“With just one exception, regardless of age, gender, level in the organization, or location (the United States or elsewhere), employees expressed greater interest in all the alternative development dimensions. (Except for employees in their 20s, every other group [Giulioni] studied ranked the climb dead last. The 20-somethings ranked the climb second to last.)” (Giulioni, 2022, p. 6).

“The climb is only a small part of the career development elephant. In fact, there are seven other dimensions that can be developed throughout one’s career. And when employees take off their blinders and become aware of the other viable and valuable ways they can grow, my research suggests that the climb suddenly becomes a lot less interesting.” -Julie Winkle Giulioni (Promotions Are So Yesterday)

For all the talk about career development and defining and redefining career development, I found it disappointing that Giulioni didn’t offer a definition of what exactly she meant by “career development.” However, in another book, Help Them Grow or Watch Them Go, Beverly Kaye and Julie Winkle Giulioni did provide a definition: “Career development is nothing more than helping others grow. And nothing less” (2019, p. 12). Giulioni alluded to this definition several times in her Promotions Are So Yesterday book, but unfortunately she never clearly defined it.

What I Like

1. The Multidimensional Career Self-Assessment — According to Giulioni, “Your self-assessment results will reveal a landscape of dimensions in addition to and beyond the traditional focus on moving up or around the corporate ladder (which will be referred to as “climb”). These other seven dimensions are not only available for development but, according to my research, also deeply important and of genuine interest to your employees too.”

“Employees are more interested in developing through contribution, competence, connection, confidence, challenge, contentment, and choice than the climb. The possibilities associated with these alternative dimensions resonate and give them hope. Tapping into that hope is how you will effect change.” -Julie Winkle Giulioni (Promotions Are So Yesterday)

2. Real-world examples of employee needs and how to meet them — For example, in the “Contribution” dimension (Ch. 2), Giulioni shared about Heather (a financial advisor who was ready to focus on her development and position herself for additional challenges down the line) and her manager, Amina, who helped Heather have a greater impact at work by having Heather author a regular newsletter and establish a social media presence to create a more proactive communication cadence with customers. In the “Connection” dimension (Ch. 4), we heard about Marcus (who’s focused on social media on the marketing team but who was feeling isolated and worried about being overlooked due to him working remotely) and how his boss, Diedre (leader of the pharmaceuticals marketing team), helped Marcus to enhance his connections by representing the team at the monthly product marketing council meeting. In the “Challenge” dimension (Ch. 6), we learn about Randy (an analyst in a hospital system) and his desire to challenge himself more in his current role [he’d seen some redundancies and inefficiencies in a particular process and felt that he could write, test, and implement a level 1 alert in five weeks as opposed to the usual six or seven], and how his manager, Eli (the software services manager), worked with him to explore this opportunity for growth.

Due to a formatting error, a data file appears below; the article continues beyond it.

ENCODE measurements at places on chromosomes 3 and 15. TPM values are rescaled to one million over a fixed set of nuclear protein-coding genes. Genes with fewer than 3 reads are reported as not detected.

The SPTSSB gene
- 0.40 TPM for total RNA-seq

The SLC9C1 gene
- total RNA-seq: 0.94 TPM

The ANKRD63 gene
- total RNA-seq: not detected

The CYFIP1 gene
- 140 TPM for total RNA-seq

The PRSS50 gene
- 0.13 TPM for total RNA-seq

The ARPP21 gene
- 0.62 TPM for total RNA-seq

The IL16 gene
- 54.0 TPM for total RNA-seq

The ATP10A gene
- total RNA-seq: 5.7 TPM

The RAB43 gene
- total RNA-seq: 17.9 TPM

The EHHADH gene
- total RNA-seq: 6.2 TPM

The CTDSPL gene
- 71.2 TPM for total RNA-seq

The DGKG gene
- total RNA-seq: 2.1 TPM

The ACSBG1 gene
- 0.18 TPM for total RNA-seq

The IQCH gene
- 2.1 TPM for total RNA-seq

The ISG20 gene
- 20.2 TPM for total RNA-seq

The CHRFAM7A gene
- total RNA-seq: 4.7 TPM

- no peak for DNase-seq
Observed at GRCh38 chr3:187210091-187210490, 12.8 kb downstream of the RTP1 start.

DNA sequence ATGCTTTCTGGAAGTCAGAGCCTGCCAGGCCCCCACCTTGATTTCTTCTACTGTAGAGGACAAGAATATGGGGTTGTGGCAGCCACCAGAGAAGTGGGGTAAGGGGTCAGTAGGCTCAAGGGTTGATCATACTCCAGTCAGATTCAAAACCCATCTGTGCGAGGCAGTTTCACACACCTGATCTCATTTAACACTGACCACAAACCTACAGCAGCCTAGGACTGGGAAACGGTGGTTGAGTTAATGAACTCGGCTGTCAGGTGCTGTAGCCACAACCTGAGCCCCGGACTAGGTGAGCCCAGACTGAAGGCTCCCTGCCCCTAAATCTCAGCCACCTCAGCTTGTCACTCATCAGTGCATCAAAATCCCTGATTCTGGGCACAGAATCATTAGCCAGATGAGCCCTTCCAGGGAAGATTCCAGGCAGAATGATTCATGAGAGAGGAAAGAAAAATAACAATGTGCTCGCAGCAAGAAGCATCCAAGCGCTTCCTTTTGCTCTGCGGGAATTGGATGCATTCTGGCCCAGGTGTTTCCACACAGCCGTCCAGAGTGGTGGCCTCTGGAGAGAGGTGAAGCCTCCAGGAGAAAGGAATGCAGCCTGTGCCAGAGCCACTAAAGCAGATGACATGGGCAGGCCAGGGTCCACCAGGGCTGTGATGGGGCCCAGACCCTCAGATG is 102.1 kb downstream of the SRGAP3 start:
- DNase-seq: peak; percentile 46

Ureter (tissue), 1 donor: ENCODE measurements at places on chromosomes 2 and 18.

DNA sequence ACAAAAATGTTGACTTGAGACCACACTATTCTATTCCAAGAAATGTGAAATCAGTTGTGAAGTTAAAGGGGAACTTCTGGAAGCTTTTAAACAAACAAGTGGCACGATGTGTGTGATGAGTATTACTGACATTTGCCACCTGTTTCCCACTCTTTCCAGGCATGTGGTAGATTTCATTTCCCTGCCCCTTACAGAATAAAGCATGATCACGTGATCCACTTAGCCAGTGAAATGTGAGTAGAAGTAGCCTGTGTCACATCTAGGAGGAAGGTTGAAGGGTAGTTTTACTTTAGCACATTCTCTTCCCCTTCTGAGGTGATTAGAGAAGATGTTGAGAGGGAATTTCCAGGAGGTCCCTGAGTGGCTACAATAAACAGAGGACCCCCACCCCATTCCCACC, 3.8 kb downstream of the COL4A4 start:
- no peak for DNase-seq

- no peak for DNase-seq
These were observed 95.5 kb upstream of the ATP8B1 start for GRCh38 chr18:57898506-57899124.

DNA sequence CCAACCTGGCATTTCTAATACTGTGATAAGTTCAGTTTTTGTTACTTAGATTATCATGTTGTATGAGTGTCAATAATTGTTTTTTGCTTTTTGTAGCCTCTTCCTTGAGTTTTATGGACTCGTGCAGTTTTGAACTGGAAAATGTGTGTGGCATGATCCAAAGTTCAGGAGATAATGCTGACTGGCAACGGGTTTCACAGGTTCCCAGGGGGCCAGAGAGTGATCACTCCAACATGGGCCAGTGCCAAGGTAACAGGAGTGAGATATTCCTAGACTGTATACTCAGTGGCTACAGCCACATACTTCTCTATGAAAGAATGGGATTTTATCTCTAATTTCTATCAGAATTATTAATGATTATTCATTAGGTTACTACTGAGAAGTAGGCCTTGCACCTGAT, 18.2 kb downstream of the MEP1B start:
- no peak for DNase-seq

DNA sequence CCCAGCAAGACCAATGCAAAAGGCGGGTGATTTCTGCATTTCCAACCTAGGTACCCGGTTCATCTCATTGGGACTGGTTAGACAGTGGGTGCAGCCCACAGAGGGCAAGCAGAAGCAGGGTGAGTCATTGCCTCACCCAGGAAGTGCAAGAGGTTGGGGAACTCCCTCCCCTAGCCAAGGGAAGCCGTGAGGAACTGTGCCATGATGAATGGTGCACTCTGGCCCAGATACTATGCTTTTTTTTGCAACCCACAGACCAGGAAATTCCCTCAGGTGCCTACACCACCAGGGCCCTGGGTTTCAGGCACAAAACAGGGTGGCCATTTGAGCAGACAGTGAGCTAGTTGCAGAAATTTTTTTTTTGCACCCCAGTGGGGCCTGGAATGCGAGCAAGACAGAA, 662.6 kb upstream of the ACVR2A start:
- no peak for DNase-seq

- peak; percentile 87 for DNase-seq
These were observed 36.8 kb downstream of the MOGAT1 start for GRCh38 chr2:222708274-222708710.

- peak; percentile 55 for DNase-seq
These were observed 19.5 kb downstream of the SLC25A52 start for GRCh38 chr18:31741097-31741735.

3. Checklists, discussion questions, tools, and templates to use with employees — These make it easier for managers and their employees to take action.

4. The “Tool” and “Pro Tip” sections — These provide actionable how-tos for supporting others’ growth in new and different ways.

What I Didn’t Like – Using Job Crafting Incorrectly

I wish Giulioni would have investigated the meaning of the word “job crafting” before using it, because what she meant was not job crafting, but rather “job enlargement” and “job enrichment.”

Job crafting is not new. It’s been around for over 20 years (Dutton & Wrzesniewski, 2020; Wrzesniewski & Dutton, 2001). Job crafting is “actions that employees take to shape, mold, and redefine their jobs” (Wrzesniewski & Dutton, 2001, p. 180). Job crafting is what workers do to redefine and reimagine their job to make it more personally meaningful to them (Berg, Dutton, & Wrzesniewski, 2013).